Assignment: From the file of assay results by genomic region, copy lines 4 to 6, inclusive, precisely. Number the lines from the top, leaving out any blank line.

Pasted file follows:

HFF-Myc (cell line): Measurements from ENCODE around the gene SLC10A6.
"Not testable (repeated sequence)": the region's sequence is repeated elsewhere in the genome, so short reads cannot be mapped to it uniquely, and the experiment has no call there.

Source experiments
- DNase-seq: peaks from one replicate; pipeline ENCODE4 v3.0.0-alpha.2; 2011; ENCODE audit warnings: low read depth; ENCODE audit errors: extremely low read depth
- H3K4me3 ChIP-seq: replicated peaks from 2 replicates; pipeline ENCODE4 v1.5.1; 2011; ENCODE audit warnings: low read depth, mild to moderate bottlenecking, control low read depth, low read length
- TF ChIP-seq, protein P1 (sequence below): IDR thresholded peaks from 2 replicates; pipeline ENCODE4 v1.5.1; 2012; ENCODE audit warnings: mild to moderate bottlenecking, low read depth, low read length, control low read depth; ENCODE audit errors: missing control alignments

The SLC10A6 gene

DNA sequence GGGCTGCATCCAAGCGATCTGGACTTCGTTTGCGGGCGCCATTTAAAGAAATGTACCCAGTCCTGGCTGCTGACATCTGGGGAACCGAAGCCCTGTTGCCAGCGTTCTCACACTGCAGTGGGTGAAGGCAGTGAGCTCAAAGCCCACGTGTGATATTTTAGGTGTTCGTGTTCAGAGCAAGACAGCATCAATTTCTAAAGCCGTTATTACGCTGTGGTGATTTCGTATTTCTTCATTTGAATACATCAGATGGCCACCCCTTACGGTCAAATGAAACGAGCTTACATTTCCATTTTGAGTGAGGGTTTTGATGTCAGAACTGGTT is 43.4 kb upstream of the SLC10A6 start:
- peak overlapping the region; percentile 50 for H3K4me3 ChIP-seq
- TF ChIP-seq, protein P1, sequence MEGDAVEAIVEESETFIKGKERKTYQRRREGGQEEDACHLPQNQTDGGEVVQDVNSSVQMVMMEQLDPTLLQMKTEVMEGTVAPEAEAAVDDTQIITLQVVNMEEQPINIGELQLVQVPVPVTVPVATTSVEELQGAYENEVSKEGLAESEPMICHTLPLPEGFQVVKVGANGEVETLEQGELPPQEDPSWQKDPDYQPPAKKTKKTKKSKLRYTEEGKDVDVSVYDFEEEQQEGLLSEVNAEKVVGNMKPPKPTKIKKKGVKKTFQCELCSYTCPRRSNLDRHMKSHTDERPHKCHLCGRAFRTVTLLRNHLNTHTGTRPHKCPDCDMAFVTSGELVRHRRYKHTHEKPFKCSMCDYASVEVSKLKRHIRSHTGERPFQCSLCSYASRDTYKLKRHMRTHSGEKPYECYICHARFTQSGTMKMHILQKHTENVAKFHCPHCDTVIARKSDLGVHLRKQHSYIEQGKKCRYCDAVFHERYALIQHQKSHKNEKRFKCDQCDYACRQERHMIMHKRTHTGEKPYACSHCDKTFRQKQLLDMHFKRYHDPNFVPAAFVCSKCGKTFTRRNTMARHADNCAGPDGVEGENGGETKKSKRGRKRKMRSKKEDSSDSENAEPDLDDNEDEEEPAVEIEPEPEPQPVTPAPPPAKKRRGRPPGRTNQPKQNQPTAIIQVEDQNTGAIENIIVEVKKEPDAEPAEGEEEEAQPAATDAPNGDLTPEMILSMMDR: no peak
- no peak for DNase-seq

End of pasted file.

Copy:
- DNase-seq: peaks from one replicate; pipeline ENCODE4 v3.0.0-alpha.2; 2011; ENCODE audit warnings: low read depth; ENCODE audit errors: extremely low read depth
- H3K4me3 ChIP-seq: replicated peaks from 2 replicates; pipeline ENCODE4 v1.5.1; 2011; ENCODE audit warnings: low read depth, mild to moderate bottlenecking, control low read depth, low read length
- TF ChIP-seq, protein P1 (sequence below): IDR thresholded peaks from 2 replicates; pipeline ENCODE4 v1.5.1; 2012; ENCODE audit warnings: mild to moderate bottlenecking, low read depth, low read length, control low read depth; ENCODE audit errors: missing control alignments